A traditional Italian Cappuccino is a stronger beverage than its French cousin the Latte (and slightly weaker than it’s Australian cousin the “Flat White”). A common misconception is that the stretched milk consistency changes between these two beverages, but this is simply incorrect. What defines the Cappuccino is a more concentrated ratio of Espresso to Stretched Milk in comparison to the Latte. Traditional Cappuccinos are served in a double 8oz (190-250 ml.) cup.
Building a quality Cappuccino should be handled with the care and attention to detail that it deserves.
Milk should be “stretched” not steamed. What’s the difference?
Steamed milk is simply aerated milk, you know the sound, you’ve heard it in Restaurants your whole life, it sounds like someone blowing bubbles into a pitcher of milk, this is wrong, wrong, wrong!
Milk must be stretched gently, with the Espresso machine’s steam wand just below the surface of the milk, the natural reaction of the fat in the milk is to expand and sweeten. At around 100 degrees Fahrenheit (starting to feel warm to the touch), this process ceases and stretching beyond this point is futile as it simply adds bubbles with no further purpose. The skilled Barista now “rolls” the milk to ensure the consistency of the steamed milk is the same throughout the steam pitcher and removes any large bubbles. The result is a micro-bubbled stretched milk with almost a “chrome-like” reflection, fit for a cappuccino.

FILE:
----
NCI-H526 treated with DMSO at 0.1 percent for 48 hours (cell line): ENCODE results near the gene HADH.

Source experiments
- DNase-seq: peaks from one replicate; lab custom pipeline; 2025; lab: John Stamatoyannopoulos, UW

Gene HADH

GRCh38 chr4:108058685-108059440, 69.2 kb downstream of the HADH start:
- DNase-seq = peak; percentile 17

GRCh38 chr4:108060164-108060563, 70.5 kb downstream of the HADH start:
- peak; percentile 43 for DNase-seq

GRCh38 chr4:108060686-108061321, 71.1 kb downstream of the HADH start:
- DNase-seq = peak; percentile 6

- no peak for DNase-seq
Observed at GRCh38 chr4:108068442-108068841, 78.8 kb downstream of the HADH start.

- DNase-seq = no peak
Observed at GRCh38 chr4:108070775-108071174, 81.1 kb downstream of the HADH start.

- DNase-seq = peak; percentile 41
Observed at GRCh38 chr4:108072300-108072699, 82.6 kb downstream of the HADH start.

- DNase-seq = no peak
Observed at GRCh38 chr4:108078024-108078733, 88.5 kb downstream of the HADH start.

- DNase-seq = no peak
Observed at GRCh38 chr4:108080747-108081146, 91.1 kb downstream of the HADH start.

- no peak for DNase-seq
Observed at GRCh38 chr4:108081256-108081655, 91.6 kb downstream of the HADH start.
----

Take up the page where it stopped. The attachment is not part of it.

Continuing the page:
Much emphasis has been placed on “Latte-art”, but really, the emphasis should be on the quality of the milk, because without quality steamed milk, Latte-art is simply not possible.